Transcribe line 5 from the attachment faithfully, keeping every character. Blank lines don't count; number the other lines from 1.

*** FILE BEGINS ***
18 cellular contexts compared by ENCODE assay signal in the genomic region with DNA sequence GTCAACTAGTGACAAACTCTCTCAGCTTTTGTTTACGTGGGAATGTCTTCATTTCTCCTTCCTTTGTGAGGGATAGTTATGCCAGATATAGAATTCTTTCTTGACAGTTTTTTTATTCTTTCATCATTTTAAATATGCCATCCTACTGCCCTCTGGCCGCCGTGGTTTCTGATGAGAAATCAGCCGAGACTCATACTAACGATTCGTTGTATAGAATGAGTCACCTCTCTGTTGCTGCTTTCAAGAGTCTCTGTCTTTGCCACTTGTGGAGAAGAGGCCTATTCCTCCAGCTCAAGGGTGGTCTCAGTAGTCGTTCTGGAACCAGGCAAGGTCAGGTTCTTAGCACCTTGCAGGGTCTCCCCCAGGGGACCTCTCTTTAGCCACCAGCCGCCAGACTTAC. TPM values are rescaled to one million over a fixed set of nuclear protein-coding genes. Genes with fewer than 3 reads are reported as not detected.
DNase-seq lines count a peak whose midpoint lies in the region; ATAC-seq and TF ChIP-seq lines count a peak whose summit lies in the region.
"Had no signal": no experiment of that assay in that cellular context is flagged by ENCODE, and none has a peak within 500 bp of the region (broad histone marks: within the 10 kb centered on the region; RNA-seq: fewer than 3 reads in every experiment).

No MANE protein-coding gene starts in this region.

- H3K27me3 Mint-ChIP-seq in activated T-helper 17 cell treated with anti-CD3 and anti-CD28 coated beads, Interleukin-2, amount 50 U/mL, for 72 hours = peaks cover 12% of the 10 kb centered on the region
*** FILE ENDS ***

- H3K27me3 Mint-ChIP-seq in activated T-helper 17 cell treated with anti-CD3 and anti-CD28 coated beads, Interleukin-2, amount 50 U/mL, for 72 hours = peaks cover 12% of the 10 kb centered on the region